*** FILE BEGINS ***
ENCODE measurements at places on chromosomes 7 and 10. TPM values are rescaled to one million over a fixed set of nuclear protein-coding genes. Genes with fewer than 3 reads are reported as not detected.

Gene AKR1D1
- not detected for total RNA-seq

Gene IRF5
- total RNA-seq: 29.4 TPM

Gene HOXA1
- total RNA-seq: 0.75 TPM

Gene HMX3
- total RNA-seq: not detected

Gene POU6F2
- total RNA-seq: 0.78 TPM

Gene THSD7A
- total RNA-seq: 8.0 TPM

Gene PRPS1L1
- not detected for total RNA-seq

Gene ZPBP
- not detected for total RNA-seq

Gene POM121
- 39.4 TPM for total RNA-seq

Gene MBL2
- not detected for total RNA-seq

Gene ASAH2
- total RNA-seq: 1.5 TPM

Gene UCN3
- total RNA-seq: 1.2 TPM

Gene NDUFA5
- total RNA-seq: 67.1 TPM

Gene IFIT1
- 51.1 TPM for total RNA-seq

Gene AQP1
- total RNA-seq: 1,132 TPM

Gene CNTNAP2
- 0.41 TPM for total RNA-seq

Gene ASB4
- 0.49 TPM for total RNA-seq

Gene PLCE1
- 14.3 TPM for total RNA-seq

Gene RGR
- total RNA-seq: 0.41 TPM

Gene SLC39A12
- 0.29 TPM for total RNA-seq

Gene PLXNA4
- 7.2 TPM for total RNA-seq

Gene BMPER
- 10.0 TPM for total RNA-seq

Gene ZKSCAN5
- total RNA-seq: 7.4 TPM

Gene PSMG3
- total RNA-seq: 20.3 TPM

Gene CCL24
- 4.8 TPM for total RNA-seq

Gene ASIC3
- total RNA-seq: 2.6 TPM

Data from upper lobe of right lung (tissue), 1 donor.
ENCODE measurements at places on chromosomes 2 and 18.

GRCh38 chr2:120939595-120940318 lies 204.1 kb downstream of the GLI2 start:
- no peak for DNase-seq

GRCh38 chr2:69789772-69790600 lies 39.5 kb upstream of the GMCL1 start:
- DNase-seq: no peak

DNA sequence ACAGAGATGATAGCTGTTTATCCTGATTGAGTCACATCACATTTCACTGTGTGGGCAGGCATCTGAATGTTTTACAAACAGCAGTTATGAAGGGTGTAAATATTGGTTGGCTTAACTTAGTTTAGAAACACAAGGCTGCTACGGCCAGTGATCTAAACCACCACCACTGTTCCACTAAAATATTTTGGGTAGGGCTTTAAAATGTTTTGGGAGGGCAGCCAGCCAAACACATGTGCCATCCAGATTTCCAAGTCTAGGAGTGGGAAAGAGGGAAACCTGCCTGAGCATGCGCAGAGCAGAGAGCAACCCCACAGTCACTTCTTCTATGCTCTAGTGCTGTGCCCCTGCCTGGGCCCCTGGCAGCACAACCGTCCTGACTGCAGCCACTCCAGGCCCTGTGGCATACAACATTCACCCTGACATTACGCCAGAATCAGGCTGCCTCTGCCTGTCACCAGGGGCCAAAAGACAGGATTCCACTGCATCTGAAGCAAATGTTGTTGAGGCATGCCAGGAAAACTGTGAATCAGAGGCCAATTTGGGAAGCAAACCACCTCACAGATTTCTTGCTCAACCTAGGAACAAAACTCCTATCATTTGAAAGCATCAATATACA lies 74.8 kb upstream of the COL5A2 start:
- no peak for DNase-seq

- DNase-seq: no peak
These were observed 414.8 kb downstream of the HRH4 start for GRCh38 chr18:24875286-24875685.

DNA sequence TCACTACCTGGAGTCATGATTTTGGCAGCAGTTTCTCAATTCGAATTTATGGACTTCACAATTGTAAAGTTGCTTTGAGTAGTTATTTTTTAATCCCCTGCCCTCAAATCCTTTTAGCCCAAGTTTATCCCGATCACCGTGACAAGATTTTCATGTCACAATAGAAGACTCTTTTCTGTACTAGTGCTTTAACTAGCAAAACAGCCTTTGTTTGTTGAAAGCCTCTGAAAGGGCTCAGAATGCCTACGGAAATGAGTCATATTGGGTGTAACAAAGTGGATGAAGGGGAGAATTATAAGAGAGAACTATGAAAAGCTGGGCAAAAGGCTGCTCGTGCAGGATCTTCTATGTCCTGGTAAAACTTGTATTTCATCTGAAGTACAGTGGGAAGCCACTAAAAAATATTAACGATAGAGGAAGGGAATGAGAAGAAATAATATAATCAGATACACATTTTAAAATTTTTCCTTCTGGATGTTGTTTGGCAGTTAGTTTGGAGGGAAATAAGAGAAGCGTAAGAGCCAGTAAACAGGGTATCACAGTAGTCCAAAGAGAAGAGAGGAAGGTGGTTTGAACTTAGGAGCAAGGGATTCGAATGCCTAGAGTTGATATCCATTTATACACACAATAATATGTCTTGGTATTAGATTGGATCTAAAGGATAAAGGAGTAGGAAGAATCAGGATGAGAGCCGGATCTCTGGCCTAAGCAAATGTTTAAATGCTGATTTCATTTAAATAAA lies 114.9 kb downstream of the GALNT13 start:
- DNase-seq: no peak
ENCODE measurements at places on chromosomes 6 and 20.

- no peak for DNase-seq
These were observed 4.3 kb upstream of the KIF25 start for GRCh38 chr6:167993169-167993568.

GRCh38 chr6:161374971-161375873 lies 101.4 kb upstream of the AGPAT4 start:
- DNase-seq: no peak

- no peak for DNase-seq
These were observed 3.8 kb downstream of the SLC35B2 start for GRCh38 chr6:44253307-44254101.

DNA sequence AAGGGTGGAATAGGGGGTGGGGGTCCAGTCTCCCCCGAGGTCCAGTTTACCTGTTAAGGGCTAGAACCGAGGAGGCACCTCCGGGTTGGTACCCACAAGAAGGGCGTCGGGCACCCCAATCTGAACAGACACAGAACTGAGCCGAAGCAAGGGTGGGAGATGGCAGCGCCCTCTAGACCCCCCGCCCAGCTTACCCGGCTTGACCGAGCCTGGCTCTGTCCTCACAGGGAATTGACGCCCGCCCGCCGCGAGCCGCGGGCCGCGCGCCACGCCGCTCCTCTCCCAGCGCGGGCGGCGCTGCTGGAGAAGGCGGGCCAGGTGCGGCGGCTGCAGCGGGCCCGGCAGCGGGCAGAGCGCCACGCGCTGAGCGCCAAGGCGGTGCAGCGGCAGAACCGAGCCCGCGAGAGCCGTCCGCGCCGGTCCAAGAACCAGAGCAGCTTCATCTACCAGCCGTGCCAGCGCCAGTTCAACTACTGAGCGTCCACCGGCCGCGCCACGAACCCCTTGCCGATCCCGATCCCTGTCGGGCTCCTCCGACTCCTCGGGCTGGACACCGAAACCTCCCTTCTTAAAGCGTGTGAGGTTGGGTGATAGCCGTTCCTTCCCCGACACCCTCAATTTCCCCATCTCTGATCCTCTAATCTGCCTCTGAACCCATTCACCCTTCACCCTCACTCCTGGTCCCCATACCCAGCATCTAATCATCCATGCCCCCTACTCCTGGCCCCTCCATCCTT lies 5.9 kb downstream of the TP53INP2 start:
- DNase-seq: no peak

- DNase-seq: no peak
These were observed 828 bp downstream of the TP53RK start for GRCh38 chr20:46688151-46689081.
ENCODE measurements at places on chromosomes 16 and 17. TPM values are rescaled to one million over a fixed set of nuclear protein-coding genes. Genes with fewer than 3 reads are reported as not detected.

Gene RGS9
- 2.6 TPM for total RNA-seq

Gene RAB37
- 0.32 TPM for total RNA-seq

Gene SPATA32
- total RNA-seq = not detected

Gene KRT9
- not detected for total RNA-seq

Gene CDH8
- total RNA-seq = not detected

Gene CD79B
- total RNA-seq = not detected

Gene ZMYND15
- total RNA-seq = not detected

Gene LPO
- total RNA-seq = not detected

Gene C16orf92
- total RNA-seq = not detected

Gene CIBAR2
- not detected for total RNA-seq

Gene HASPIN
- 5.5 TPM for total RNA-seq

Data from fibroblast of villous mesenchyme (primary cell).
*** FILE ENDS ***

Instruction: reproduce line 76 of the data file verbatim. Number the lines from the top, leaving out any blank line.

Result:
These were observed 828 bp downstream of the TP53RK start for GRCh38 chr20:46688151-46689081.